Happy New Year to all! Many miles behind the wheel and busy activities have kept me away from the blogging scene of late, but I’m back! This past Christmas I was back in the San Joaquin valley of California to spend time with family and friends.
It was tons of fun and great to be surrounded by good company. This trip ended up being one of the most memorable for me and a great one to close out 2013. Here are many of my little cousins anxiously awaiting to see what lies beneath the wrapping paper on Christmas Eve.
Here’s a photo of me, cousin Lola, Grandma “B,” and Nathan. Nathan is a quite a talented guy who has had a hand in the visual effects in many popular movies/shows. Those include, Lord of the Rings: Return of the King, Smallville, Fast & Furious: Tokyo Drift, and Night at the Museum just to name a few. Check out the full list here.
The TL has been performing great and I’m still learning about new tricks it has to offer. I’m growing more and more comfortable with the navigation system. I only yelled at it twice this trip!
Indio, CA, has become one of my routine overnight stops to the ‘valley. It’s not what you’d call a halfway point, but I like the location and the surroundings. Here I was driving around downtown at night and just had to nestle in with some of the fancy boys to take a few pix. Behind the TL is a Porsche Boxster and a BMW M5.
Overall mileage for this past visit to California and back was 2,445. I spent well over 40 hours behind the wheel, but I have to admit, they were all very pleasant. The format of this post will seem a bit scattered, but it’s because I have so much to cover!
The only hiccup for the TL was a wheel bearing which decided to start singing a melodious song while I cruised at highway speeds. I took the TL to Fresno Acura in Fresno, CA. There I was given the red-carpet service. They diagnosed the problem right away and got me out fast even though I was a “walk-in.”
Large glass doors leading to the service bay allowed me to view my car being dismantled.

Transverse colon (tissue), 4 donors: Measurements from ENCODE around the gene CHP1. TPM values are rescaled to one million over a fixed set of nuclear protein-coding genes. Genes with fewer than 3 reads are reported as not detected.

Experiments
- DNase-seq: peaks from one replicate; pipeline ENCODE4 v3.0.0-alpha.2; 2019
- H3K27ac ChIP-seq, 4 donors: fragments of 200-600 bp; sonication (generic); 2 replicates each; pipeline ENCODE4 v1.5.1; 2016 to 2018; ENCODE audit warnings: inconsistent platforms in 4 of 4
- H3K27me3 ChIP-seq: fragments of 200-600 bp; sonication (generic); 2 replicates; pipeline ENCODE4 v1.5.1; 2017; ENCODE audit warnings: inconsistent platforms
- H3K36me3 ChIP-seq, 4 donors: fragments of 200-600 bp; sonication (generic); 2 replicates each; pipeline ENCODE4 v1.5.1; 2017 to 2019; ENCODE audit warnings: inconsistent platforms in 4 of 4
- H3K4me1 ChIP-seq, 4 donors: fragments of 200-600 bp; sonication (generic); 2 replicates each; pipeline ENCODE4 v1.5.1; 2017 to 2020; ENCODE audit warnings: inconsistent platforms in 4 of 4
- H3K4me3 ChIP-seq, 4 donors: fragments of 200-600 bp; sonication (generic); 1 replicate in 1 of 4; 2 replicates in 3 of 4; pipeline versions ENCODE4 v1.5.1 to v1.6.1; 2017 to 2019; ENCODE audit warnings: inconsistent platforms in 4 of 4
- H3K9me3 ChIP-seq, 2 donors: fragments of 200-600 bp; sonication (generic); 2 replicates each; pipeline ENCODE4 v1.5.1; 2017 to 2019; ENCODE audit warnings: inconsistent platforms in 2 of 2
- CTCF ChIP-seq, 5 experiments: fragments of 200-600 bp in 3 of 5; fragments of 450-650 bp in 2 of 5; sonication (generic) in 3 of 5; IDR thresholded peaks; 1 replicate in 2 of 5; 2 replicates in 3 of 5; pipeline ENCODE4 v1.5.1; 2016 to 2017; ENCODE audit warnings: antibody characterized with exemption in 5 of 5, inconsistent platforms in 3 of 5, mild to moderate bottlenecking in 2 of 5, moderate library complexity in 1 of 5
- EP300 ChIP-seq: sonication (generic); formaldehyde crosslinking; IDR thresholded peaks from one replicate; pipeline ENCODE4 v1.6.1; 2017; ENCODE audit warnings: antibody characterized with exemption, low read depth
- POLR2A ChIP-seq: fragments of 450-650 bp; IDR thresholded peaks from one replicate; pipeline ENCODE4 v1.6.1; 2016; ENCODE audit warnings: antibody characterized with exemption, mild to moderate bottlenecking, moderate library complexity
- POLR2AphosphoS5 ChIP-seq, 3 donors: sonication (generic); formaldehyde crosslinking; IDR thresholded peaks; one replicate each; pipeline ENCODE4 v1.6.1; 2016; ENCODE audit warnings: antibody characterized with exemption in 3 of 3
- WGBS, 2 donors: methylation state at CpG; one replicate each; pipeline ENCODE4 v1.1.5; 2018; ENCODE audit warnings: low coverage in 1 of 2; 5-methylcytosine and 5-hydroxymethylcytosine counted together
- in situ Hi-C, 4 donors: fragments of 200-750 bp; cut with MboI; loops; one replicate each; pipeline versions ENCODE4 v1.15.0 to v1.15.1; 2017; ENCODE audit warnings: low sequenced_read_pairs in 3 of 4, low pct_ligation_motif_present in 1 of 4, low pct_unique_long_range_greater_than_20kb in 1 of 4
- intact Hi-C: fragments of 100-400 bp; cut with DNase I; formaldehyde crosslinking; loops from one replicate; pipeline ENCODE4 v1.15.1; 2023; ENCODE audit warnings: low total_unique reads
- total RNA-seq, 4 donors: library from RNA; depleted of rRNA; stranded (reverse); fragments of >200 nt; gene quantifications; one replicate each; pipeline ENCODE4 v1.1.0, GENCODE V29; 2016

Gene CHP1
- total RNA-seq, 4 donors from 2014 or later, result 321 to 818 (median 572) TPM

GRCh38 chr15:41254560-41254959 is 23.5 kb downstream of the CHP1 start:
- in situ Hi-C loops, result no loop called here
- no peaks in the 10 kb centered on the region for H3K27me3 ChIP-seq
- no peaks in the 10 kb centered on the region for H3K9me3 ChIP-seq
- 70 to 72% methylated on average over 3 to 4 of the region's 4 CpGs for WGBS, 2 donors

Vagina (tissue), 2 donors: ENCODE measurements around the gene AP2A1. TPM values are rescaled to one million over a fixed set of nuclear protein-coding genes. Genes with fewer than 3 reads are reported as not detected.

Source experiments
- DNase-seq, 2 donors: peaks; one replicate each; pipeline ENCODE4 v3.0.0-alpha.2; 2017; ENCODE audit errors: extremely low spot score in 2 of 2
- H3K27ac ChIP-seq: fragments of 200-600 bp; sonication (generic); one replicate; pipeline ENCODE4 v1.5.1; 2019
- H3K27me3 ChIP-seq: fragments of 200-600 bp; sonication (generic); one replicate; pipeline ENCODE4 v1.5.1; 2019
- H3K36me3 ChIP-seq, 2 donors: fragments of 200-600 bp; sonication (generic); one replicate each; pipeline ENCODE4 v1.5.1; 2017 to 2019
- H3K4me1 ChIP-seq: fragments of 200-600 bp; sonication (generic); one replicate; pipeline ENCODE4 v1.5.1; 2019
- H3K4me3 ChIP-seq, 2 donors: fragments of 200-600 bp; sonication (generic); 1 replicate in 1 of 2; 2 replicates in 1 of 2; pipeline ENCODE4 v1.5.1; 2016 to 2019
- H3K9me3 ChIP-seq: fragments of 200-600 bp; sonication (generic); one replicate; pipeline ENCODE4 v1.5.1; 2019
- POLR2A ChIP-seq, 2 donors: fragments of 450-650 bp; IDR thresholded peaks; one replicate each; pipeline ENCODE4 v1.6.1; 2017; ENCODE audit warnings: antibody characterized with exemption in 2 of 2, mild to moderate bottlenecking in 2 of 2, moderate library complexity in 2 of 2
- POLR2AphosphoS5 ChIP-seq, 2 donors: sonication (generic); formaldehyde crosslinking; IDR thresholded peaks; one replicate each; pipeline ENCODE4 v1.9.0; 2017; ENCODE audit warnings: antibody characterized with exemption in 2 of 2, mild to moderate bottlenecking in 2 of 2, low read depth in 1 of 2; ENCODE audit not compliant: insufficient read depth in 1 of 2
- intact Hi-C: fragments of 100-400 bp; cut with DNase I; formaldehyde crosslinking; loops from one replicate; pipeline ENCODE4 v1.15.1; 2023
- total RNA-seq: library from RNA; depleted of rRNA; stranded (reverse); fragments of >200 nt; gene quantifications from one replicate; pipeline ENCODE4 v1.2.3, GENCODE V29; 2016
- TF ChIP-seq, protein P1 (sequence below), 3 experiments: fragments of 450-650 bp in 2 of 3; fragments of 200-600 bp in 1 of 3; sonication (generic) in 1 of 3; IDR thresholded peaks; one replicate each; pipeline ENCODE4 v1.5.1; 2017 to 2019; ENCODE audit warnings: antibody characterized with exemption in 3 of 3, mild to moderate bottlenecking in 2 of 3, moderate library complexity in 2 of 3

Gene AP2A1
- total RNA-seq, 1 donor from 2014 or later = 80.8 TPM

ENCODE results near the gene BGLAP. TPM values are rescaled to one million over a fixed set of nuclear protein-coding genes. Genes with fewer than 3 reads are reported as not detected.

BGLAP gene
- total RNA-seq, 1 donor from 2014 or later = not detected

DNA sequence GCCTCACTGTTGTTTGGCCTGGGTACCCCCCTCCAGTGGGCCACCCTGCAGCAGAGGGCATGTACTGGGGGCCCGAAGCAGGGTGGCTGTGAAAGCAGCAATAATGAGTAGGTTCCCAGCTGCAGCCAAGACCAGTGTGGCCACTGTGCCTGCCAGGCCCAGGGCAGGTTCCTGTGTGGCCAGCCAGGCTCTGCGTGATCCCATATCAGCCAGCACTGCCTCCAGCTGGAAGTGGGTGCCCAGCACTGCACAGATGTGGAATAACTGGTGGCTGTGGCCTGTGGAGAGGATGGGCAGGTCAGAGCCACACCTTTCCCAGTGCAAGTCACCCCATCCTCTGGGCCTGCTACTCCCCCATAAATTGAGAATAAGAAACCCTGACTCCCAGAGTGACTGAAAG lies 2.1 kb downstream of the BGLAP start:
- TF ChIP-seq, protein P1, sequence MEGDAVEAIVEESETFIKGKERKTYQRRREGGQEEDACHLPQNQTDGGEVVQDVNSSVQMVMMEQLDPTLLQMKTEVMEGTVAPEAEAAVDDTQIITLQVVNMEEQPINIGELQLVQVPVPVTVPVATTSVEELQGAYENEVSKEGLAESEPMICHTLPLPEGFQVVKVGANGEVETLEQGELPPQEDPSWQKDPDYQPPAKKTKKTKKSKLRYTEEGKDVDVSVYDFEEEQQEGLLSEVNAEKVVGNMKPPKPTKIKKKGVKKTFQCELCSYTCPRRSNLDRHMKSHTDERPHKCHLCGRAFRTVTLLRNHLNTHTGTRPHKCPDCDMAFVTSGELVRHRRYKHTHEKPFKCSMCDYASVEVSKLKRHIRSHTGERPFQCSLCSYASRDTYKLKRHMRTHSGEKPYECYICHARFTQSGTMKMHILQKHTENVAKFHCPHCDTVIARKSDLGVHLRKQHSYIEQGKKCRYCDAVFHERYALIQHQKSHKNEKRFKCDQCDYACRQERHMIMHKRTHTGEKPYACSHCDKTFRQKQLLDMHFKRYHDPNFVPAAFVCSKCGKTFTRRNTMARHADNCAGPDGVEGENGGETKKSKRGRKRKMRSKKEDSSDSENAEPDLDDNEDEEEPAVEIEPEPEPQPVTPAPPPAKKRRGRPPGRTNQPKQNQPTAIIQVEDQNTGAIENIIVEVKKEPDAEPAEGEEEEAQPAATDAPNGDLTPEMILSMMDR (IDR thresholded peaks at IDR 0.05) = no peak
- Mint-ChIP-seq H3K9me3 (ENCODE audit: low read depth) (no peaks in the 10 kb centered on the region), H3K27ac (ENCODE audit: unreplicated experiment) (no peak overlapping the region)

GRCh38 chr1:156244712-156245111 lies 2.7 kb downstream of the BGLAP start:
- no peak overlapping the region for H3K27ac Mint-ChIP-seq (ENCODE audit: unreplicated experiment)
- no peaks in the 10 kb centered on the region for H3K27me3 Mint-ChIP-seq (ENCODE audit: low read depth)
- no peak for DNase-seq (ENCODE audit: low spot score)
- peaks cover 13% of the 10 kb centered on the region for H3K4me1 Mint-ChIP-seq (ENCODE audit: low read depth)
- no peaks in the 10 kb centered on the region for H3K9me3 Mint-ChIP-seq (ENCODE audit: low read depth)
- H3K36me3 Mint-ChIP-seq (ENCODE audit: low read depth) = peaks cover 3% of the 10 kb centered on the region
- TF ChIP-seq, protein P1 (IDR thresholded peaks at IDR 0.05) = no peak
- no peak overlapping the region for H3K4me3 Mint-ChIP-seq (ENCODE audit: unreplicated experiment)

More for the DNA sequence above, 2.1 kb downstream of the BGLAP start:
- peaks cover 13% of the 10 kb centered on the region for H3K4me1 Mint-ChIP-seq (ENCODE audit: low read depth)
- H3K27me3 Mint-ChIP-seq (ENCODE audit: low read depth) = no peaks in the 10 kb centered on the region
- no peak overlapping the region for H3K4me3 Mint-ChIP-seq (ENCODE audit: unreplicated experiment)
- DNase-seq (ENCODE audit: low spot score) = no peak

While the wheel bearing surgery was taking place, I took a look around the lot and showroom.
In addition to a new 2014 MDX, a few TLs, they had this very tidy TSX Special Edition in Bellanova White Pearl. If the TSX offered a 6-speed manual with the V6, I would have seriously considered that as opposed to the TL. Sadly, the 6-seed is only available with the 2.4L 4-cylinder.
On the way back to the hotel, I hit 30,000 miles! That’s a good 5,554 miles I’ve put on since the purchase date in mid-November.
The return leg of the trip is the main focus of this post. I made a bold move this trip and did something I’ve been wanting to do for years…like the past 10 years. I made the decision to see my Mom in LA. I had lost contact with her when I was seven years old and haven’t made any attempt since then. That’s a good 20 years! In the end, the visit went very well and I’m glad I did it. Here I am about to exit to Pasadena where I was scheduled to meet her and my three half-brothers.
Here’s a group photo of all of us. Jerry, me, Mom, Jeffrey and Jonathan. I’m looking forward to keeping ties with them and future visits!
The next day, I made a slight detour southeast from LA to the Salton Sea and Bombay Beach before heading home. I was already getting a little worn out, but since these sights were just a few hundred miles out of the way, I just couldn’t pass up.
The Salton Sea is a fascinating geological site. It is regarded as a shallow endorheic rift lake and it’s located in the Imperial and Coachella valleys. It was created in 1905 by a massive flood caused by the Colorado River, and many attempts have been made to make this an exotic desert oasis. Sadly, those attempts have failed, and it shows. Even so, it’s still regarded as a Class I recreational area for fishing, swimming and boating. Believe me, after seeing what I did, I wouldn’t even get my feet wet in the water. It takes up roughly 525 sq miles of the land and like Death Valley, this “sea” is 225ft BELOW sea level!